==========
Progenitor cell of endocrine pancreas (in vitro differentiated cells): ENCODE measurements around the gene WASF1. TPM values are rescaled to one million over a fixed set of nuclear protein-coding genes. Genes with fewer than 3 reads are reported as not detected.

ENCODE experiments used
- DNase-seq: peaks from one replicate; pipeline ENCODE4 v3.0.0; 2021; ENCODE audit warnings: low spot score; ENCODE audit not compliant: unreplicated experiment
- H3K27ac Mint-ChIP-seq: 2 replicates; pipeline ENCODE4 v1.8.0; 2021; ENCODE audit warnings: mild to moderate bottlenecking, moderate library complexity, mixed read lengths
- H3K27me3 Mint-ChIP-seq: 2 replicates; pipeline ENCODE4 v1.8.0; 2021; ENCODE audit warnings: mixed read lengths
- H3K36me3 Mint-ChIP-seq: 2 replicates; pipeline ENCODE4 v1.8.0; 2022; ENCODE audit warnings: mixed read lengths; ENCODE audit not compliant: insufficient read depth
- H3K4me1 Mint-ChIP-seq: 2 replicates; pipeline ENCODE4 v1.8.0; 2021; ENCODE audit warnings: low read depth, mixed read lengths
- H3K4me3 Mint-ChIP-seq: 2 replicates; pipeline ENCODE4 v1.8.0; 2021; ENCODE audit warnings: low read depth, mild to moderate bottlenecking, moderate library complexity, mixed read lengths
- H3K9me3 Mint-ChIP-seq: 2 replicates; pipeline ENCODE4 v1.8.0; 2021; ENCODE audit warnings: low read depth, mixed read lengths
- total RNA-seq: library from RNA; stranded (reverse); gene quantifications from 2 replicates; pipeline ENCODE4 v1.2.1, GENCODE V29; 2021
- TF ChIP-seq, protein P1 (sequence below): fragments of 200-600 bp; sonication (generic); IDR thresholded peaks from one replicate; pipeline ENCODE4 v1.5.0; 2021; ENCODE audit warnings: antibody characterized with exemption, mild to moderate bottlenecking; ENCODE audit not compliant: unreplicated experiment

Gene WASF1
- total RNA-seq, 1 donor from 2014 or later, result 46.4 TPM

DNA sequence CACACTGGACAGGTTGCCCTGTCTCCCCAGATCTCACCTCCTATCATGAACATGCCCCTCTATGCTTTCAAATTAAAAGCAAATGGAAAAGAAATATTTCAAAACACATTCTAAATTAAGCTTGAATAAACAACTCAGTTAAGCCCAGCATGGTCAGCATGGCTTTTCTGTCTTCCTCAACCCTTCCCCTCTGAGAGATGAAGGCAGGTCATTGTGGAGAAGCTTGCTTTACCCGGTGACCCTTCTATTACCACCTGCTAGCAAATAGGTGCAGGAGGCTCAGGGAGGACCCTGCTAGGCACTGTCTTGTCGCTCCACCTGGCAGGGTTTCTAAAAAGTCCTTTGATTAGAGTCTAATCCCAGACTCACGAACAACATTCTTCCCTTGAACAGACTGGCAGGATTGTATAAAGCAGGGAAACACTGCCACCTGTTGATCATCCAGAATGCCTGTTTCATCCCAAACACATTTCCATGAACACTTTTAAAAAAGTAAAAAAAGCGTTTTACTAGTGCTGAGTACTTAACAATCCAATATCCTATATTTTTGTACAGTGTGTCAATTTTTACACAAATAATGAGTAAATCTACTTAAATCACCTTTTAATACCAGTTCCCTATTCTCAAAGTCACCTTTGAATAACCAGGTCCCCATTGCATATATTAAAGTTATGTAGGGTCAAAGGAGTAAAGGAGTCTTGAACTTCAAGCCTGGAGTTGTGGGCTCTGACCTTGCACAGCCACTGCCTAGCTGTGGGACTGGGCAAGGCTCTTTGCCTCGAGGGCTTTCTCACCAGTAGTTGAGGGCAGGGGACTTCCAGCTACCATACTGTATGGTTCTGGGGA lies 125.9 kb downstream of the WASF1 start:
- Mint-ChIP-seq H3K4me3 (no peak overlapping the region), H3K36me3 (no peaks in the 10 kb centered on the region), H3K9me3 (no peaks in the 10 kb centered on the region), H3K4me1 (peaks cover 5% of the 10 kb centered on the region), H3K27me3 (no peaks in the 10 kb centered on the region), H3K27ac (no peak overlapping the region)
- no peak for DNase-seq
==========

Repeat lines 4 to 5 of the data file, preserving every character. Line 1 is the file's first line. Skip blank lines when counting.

- H3K27ac Mint-ChIP-seq: 2 replicates; pipeline ENCODE4 v1.8.0; 2021; ENCODE audit warnings: mild to moderate bottlenecking, moderate library complexity, mixed read lengths
- H3K27me3 Mint-ChIP-seq: 2 replicates; pipeline ENCODE4 v1.8.0; 2021; ENCODE audit warnings: mixed read lengths